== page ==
Film Review Were The World Mine: Flawed Yet A Must Watch

Director Tom Gustafson’s take on queer centric issues, stereotypes, homophobia, coming out, social justice and acceptance is pleasing & still relevant in today’s time.

“Love looks not with the eyes, but with the mind; and therefore is winged Cupid painted blind” are the opening lines of Were the world mine, a refreshing retelling of Shakespeare’s A Midsummer Night’s Dream.

It will appeal not only to gay audience but also to those who likes music, theatre and fantasy. Director Tom Gustafson’s take on queer centric issues, stereotypes, homophobia, coming out, social justice and acceptance is pleasing & still relevant in today’s time.

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‘Awaken & empower what’s within’ says the mysterious drama teacher, Ms Tebbit (Wendy Robie) to her students while enrolling them into the production for the school play and that’s when the real fun begins. The protagonist Timothy (Tanner Cohen) who is given to flights of dreaming – is given the role of mischievous Puck in this musical drama and as the rehearsals begin , he find himself concocting the love potion, which when applied to a person’s eyelids while sleeping makes the victim fall in love with the first living thing seen upon awakening. He naively uses the potion to various classmates and townspeople, spawning some fairly hilarious same-sex crushes. The course of true love, indeed, never did run smooth.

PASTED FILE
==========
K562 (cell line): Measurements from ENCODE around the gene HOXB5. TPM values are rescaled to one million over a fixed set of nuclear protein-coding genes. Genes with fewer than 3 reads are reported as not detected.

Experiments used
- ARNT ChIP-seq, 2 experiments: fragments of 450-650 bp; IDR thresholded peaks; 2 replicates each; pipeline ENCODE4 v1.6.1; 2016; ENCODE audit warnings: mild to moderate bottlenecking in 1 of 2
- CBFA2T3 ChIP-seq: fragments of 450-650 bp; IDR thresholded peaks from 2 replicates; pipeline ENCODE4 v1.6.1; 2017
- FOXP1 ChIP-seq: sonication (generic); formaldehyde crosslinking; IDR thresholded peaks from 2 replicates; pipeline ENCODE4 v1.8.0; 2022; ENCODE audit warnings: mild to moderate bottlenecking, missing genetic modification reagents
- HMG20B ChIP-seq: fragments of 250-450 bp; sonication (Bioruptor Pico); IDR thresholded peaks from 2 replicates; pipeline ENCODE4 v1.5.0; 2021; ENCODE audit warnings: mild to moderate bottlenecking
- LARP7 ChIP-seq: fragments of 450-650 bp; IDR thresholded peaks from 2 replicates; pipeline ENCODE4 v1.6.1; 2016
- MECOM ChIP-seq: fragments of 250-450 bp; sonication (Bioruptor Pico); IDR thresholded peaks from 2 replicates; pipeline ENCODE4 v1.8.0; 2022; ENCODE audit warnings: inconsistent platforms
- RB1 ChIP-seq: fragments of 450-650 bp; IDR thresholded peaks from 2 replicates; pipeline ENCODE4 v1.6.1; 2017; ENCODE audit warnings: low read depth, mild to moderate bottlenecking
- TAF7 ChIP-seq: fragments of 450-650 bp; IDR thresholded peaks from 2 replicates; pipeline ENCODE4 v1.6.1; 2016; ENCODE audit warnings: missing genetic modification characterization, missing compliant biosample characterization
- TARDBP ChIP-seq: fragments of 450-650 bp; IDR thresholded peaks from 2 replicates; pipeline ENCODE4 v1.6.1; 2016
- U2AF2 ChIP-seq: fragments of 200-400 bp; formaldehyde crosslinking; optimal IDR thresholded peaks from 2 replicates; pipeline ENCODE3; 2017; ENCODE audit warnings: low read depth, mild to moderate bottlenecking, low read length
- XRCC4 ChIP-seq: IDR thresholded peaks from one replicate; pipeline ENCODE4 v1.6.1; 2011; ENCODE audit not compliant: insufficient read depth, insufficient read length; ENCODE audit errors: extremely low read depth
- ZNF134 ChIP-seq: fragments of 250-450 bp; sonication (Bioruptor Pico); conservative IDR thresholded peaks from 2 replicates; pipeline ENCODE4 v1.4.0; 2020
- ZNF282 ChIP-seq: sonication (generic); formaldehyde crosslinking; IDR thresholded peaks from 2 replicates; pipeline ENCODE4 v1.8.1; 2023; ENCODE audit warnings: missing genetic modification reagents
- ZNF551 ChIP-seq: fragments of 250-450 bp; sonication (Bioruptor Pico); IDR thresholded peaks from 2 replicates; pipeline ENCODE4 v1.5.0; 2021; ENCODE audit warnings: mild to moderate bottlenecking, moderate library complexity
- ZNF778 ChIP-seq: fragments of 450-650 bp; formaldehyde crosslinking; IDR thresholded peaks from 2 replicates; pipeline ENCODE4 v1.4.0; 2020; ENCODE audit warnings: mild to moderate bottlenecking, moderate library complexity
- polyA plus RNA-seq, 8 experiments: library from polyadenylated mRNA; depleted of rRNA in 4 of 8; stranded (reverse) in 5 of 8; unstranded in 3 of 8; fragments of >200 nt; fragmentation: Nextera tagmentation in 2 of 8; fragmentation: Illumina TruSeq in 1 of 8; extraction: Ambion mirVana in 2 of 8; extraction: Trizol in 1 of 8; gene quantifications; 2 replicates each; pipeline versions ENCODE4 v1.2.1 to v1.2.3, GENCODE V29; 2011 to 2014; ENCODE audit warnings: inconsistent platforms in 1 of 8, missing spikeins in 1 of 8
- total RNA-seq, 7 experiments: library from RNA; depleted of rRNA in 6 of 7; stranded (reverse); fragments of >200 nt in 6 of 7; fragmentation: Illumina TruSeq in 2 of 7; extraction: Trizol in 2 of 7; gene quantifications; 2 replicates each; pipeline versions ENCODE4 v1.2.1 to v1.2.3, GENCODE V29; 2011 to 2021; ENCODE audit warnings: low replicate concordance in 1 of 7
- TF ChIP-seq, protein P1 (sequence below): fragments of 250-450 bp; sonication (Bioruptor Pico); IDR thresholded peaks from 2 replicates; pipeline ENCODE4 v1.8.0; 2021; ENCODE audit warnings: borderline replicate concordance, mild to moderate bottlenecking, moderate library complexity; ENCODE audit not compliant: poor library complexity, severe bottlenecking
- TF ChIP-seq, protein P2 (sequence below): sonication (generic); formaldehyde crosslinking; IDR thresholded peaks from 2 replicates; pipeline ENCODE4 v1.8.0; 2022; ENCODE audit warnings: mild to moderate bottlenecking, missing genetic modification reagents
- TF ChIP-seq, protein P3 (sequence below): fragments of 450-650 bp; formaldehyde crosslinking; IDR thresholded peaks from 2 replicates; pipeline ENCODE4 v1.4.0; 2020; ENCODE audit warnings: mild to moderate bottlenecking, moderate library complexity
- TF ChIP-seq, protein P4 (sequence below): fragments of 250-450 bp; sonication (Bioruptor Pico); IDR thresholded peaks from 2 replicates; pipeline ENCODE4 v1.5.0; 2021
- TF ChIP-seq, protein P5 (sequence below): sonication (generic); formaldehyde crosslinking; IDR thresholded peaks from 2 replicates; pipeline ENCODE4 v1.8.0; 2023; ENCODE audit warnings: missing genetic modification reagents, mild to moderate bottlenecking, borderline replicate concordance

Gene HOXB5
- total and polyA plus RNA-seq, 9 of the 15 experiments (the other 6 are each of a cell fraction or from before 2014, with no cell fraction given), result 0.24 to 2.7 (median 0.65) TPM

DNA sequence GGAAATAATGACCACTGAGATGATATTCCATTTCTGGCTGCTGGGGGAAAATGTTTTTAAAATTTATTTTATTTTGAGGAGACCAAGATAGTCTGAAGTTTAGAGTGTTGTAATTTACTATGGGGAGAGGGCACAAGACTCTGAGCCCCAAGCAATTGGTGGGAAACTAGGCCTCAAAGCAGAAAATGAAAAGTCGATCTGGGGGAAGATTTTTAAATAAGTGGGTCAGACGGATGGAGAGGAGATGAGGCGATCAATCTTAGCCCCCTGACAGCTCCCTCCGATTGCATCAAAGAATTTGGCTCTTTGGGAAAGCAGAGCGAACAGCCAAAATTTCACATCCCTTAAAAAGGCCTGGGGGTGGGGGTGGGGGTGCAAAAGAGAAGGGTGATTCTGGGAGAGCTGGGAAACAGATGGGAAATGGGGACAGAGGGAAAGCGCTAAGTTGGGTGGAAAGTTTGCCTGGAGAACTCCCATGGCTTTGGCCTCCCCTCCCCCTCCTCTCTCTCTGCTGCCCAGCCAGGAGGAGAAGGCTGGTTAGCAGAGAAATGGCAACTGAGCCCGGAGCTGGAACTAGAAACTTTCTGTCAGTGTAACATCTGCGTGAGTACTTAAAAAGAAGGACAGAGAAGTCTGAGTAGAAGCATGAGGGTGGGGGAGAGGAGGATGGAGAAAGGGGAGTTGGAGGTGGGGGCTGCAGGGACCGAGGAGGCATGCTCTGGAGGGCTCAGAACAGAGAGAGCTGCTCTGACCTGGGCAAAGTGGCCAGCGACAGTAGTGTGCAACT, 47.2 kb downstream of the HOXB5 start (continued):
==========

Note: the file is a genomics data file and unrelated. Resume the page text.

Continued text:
gay_were_the_world_mine But as they say “free will must be restored” and thus, Timothy sets things right and people go back to their true states, but changed for the better. Apparently, a few days of walking in someone else’s shoes does improve the understanding.

Timothy’s mom (Judy McLane) struggling between her own homophobia and her love for her son makes for another interesting & powerful subplot in the movie.

Though the movie is bumpy & lacks talented actors, it is soon overpowered with its magical music and amateurish charm. What is very innovative about the music is that the lyrics are taken from A Midsummer Night’s Dream, and they still come off as fresh and delicious. The songs are welcome diversions and beautifully capture the mood of the moment. They also act as windows through which we get a glimpse of Timothy’s imaginative world.

In short, it is a fun and joyous movie and flawed or not, I’d like to watch more movies like this. It imitates art and leaves you with a feeling that we are fabulous the way we are.

I reiterate, it’s a must see film and everyone should give in to this pure enjoyment.

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Chicklet

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